Peter Cochrane’s blog at Silicon.com destroys the idea that the UK is a leader in broadband technology.
"… the UK fits into the world scene as follows: by households online: around 15th; by population served: around 18th; by growth rate last year: 14th; by lines added in 2004/5: fourth; by total lines per capita: sixth."
He also underlines the contention ratio issue (I touched on this briefly yesterday) quite succinctly:
"It is not unusual for between five and 15 (or more) UK customers to share a single port. Ergo, the actual rates presented can be one-fifth to one-fifteenth of the 128 to 512Kbps speed – and therefore a fraction of a typical dial-up connection. Indeed, some customers have complained that so-called broadband services have been so slow they have reverted to dial-up as their primary service."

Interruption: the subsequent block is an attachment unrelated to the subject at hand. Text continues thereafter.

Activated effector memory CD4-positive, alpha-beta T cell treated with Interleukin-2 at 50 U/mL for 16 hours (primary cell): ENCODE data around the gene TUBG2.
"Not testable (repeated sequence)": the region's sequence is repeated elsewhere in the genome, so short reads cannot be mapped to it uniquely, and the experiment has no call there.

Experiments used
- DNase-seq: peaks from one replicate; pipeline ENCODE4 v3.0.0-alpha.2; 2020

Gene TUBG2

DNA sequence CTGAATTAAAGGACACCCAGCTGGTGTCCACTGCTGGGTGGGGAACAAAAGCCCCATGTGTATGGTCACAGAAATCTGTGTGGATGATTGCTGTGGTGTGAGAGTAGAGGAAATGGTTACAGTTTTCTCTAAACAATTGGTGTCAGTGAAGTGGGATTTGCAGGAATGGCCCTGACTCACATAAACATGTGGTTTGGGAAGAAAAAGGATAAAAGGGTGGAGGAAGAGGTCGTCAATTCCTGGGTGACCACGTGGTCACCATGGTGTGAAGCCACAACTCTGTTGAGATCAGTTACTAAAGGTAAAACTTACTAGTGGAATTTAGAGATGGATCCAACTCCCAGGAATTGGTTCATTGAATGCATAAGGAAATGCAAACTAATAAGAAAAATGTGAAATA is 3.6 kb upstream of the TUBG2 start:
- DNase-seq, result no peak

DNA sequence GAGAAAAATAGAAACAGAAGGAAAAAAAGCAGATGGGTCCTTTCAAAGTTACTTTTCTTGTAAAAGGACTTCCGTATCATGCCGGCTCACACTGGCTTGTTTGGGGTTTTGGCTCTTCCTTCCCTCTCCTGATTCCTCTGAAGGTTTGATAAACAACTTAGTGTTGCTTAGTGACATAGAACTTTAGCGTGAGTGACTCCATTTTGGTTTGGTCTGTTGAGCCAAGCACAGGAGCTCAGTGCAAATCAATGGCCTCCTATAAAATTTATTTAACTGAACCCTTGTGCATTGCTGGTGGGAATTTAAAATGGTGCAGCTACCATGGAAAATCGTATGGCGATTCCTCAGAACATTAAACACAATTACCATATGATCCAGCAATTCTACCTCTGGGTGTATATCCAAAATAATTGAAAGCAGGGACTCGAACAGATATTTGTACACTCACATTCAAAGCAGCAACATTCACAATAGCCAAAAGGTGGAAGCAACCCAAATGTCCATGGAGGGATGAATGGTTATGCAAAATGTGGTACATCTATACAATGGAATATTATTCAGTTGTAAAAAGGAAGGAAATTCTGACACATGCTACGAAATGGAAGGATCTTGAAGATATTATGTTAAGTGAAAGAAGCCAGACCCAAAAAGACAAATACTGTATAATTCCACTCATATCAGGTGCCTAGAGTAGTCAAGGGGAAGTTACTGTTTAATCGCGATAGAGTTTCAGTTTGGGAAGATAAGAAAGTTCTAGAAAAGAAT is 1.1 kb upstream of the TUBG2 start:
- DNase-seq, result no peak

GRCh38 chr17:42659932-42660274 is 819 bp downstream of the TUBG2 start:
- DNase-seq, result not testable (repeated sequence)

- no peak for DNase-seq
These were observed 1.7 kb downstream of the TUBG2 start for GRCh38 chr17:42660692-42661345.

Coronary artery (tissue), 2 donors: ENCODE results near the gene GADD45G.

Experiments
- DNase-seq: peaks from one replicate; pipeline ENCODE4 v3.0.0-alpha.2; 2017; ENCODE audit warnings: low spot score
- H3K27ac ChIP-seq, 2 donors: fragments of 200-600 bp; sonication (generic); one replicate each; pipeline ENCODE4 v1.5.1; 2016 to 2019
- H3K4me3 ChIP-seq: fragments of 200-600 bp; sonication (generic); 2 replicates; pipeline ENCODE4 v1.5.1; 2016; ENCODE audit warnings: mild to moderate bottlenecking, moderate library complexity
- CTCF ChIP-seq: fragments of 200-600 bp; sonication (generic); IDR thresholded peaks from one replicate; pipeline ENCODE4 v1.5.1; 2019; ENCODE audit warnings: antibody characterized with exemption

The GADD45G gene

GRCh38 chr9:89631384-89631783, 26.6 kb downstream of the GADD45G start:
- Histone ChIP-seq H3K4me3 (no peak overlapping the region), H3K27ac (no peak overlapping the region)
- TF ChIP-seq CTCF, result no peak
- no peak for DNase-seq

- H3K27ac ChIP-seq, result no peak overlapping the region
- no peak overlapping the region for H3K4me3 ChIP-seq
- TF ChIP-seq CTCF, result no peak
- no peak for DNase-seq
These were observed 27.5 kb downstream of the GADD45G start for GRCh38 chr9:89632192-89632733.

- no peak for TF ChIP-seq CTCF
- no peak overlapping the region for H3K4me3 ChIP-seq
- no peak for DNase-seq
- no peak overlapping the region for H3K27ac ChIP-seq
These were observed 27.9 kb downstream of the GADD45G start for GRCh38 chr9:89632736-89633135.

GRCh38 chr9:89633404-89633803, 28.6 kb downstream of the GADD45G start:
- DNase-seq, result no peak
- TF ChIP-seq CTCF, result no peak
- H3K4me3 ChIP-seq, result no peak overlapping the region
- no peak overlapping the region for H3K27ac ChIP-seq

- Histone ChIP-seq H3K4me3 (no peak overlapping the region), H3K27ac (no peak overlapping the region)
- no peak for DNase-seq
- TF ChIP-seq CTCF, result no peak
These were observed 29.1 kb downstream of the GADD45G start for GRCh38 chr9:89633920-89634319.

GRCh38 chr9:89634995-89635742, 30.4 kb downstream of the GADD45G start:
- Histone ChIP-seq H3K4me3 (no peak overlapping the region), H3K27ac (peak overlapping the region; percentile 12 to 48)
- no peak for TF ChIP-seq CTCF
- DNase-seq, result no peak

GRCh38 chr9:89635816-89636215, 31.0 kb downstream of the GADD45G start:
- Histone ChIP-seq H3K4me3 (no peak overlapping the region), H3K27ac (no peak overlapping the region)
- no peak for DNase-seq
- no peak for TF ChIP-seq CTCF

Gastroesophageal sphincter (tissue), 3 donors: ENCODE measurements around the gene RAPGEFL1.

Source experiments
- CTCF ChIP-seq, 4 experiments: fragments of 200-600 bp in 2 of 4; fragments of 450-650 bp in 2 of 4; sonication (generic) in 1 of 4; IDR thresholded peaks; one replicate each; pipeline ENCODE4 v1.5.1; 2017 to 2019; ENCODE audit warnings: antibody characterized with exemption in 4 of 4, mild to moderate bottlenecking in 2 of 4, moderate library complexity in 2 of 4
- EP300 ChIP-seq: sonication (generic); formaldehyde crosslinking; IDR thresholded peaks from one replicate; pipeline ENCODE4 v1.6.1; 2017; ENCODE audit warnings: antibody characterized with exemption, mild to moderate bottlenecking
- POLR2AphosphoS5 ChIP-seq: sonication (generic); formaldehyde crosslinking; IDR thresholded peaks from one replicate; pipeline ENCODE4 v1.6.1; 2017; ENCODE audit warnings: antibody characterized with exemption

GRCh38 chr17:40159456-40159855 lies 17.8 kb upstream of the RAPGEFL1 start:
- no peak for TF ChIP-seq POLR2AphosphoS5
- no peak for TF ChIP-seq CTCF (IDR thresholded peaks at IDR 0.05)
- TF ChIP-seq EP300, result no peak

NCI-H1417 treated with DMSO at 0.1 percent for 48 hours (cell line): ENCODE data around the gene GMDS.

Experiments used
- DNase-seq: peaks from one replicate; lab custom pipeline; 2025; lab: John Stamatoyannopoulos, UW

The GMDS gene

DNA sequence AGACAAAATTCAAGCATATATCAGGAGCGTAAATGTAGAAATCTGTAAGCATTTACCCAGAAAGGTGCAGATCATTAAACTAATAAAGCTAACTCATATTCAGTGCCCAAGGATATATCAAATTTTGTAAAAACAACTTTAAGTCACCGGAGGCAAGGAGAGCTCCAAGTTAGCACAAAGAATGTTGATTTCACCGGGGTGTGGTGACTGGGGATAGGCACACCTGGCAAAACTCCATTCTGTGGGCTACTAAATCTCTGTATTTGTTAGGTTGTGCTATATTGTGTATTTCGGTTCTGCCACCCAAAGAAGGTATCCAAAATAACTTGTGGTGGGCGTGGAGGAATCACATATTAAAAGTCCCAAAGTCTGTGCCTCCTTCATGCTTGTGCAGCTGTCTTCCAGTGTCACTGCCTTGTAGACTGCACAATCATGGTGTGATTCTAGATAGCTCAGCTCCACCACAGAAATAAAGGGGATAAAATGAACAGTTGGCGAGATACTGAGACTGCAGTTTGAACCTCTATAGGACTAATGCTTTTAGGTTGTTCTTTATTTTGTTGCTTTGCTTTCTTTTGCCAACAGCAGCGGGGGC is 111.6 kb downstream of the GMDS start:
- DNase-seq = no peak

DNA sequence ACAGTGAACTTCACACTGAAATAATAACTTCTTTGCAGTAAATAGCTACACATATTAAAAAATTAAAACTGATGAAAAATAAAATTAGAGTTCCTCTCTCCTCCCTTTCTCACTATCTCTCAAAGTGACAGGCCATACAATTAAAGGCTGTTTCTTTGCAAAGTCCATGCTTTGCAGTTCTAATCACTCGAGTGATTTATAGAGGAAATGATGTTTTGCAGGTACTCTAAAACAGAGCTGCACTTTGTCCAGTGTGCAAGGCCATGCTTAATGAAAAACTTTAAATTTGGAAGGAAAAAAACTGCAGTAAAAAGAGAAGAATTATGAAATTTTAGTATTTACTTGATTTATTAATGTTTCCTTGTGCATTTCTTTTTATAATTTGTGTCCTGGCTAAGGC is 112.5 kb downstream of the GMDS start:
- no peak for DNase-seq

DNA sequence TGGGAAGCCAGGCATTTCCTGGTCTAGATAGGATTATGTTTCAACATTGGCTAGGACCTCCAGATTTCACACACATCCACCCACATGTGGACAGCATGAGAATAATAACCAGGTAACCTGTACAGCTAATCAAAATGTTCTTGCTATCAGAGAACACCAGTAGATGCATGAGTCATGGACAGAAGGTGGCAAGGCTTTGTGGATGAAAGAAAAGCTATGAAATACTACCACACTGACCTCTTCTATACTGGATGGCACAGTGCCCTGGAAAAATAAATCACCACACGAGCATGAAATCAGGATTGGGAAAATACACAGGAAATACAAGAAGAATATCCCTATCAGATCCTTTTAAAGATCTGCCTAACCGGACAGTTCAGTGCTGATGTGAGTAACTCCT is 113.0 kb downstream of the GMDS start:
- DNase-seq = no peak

Contrast this with the situation in Korea and Japan, where they started with a 10Mbps service as standard, then quickly moved up to 50Mbps, and are currently rolling out 100Mbps. And, by law, the advertised rate has to be supplied to every customer! As Peter says: "we don’t have any broadband to speak of…. The real online revolution has yet to hit the UK."